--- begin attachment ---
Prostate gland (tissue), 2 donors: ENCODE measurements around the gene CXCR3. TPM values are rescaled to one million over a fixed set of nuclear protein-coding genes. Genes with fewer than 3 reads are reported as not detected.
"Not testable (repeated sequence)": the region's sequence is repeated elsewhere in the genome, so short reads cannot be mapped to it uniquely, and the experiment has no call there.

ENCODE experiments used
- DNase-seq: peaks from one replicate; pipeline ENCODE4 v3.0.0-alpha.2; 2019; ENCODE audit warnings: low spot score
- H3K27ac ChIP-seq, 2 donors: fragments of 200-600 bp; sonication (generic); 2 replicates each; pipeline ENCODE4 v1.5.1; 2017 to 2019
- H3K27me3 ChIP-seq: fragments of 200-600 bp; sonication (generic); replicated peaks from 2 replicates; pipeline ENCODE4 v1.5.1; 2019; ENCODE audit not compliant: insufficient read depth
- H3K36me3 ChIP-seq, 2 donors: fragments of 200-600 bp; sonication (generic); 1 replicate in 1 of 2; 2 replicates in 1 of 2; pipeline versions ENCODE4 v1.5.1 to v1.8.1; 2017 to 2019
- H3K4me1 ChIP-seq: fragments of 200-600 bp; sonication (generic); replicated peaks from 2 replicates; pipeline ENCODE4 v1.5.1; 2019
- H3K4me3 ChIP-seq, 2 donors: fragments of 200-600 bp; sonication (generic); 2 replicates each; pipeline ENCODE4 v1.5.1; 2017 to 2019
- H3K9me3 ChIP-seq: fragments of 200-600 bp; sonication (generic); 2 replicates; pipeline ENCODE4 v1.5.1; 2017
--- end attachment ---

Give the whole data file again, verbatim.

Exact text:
Prostate gland (tissue), 2 donors: ENCODE measurements around the gene CXCR3. TPM values are rescaled to one million over a fixed set of nuclear protein-coding genes. Genes with fewer than 3 reads are reported as not detected.
"Not testable (repeated sequence)": the region's sequence is repeated elsewhere in the genome, so short reads cannot be mapped to it uniquely, and the experiment has no call there.

ENCODE experiments used
- DNase-seq: peaks from one replicate; pipeline ENCODE4 v3.0.0-alpha.2; 2019; ENCODE audit warnings: low spot score
- H3K27ac ChIP-seq, 2 donors: fragments of 200-600 bp; sonication (generic); 2 replicates each; pipeline ENCODE4 v1.5.1; 2017 to 2019
- H3K27me3 ChIP-seq: fragments of 200-600 bp; sonication (generic); replicated peaks from 2 replicates; pipeline ENCODE4 v1.5.1; 2019; ENCODE audit not compliant: insufficient read depth
- H3K36me3 ChIP-seq, 2 donors: fragments of 200-600 bp; sonication (generic); 1 replicate in 1 of 2; 2 replicates in 1 of 2; pipeline versions ENCODE4 v1.5.1 to v1.8.1; 2017 to 2019
- H3K4me1 ChIP-seq: fragments of 200-600 bp; sonication (generic); replicated peaks from 2 replicates; pipeline ENCODE4 v1.5.1; 2019
- H3K4me3 ChIP-seq, 2 donors: fragments of 200-600 bp; sonication (generic); 2 replicates each; pipeline ENCODE4 v1.5.1; 2017 to 2019
- H3K9me3 ChIP-seq: fragments of 200-600 bp; sonication (generic); 2 replicates; pipeline ENCODE4 v1.5.1; 2017